So how do we strike a balance? There’s no easy answer, but we must first acknowledge that there’s is actually a problem first before we can begin to tackle it.

And not all spam is created by nefarious scamsters. In 2003 a few thousand weblog users managed to knock out Google, thanks to Trackbacks – a hack that allowed bloggers to leave comments with each other. It scored high on ingenuity, and thrilled the Wiki-fiddlers, but made the search results unusable. Sounding rather like Tom Lehrer’s Wernher von Braun, Trackback’s creator Ben Trott acknowledged the problem, but declined to take any responsibility: “This evolution of weblog pages isn’t designed to conform to any one search engine (or journalist),” wrote Ben.

So, “the rockets go up, who cares where they come down?” as Tom Lehrer put it. “It’s not my department”.

It would help if every technologist must share the ecological concerns of the terraformers – – and at least a little sense of social responsibility.

5. The China Syndrome

The US is in one of its periodic bouts of panic – this time about the inexorable rise of the Chinese economy. This panic isn’t shared by the Hive Minders, for whom the sky is always blue, and who assume with that peculiarly Californian sense of entitlement, that this new world is theirs by right.

But Asia has a history of doing things differently, and it has a distinctly pragmatic approach to computer networks. Asians doesn’t mistake the Web for being the only computer system in the world, and many Register readers in the West appear to agree.

China has vowed to control its own technology destiny. It’s ruthless about “openness”, and unlike Japan, is developing through innovation not imitation. In addition to its own CPU, DSP and 3G air interface, Chinese engineers have already proposed a successor to IPv6, IPv8. One wonders whether the PRC needs a next generation TCP/IP when it has already created a Walled Garden using today’s IPv4.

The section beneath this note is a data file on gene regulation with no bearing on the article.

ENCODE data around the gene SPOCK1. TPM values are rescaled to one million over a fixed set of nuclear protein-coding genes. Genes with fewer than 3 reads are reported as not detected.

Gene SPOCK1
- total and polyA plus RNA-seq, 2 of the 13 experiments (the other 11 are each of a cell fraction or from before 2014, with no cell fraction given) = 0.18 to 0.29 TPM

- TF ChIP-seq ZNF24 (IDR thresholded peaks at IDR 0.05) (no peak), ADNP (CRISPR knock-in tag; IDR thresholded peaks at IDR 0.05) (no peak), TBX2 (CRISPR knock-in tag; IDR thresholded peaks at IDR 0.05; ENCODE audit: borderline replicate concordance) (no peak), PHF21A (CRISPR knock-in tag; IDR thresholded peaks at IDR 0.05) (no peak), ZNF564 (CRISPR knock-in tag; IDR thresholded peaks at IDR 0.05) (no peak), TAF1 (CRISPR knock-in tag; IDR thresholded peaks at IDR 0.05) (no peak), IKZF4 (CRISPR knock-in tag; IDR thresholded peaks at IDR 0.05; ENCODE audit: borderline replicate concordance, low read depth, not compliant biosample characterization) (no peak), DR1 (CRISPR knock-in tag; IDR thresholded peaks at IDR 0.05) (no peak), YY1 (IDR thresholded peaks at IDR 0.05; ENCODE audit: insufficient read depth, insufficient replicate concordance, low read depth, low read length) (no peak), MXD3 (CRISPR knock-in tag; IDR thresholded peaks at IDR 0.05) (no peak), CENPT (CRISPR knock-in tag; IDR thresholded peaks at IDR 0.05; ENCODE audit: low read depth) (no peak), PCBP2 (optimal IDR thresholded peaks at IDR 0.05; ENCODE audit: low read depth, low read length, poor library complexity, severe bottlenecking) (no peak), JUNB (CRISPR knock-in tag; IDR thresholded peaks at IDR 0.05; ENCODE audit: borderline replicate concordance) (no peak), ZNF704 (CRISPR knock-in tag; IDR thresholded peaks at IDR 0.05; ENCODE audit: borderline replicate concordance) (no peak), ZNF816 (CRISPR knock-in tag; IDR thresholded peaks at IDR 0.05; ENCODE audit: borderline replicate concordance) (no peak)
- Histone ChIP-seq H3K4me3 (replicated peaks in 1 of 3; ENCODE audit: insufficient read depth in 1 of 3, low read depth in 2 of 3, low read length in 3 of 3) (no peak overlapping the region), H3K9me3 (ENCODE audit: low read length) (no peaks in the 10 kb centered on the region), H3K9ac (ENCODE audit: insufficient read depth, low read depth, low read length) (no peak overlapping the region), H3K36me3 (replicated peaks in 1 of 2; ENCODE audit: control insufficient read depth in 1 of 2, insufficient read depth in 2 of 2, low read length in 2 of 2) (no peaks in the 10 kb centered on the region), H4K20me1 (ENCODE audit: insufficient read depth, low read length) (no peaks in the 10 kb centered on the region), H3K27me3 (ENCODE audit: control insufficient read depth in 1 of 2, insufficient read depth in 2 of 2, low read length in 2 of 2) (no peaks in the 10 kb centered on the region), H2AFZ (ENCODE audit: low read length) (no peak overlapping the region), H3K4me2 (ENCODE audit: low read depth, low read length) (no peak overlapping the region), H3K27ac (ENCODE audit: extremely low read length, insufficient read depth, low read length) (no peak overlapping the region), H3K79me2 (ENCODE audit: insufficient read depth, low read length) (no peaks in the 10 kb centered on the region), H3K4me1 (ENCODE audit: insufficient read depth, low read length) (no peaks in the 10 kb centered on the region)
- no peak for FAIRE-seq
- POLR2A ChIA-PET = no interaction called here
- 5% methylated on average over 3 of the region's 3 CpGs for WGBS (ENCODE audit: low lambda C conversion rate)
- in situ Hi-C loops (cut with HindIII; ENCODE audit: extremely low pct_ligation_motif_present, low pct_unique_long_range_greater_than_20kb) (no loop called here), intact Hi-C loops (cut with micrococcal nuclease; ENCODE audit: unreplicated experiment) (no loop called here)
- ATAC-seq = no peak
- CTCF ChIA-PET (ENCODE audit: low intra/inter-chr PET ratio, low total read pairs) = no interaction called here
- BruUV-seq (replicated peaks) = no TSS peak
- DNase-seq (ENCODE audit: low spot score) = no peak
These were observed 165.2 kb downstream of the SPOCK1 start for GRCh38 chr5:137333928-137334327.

You can argue that the China factor really belongs with #4 – but it’s more economic than technical. A nation which isn’t afraid to tell Bill Gates’ Microsoft where to get off, feels no obligation to listen to HTML jocks.

6. The Rise of the Anti-Social Software Movement

You’ll have noticed that some of the most utopian technology advocates here are also the biggest control freaks. That’s no coincidence. For example, one reason that many (but not all) of the earliest weblog evangelists liked the tool so much was because they could turn off criticism. Some have gone onto new technologies, and tried to control what’s said there, too.

It’s a good job they didn’t invent, say, the water cooler.

So over to Charles Eicher, who has the following suggestion: Don’t fight it – Embrace it!

“Any Anti-Social Software application is defined not by what it includes, but by what it excludes. Anti-Social Software users want control over what they exclude, they want to filter out the noise from the signal, and most of the signal too. Until Memeorandum can clearly demonstrate how content is excluded from its pages, under what criterion, and until users have control over who and what is excluded, it will be unsuccessful in the new Anti-Social Web,” he writes.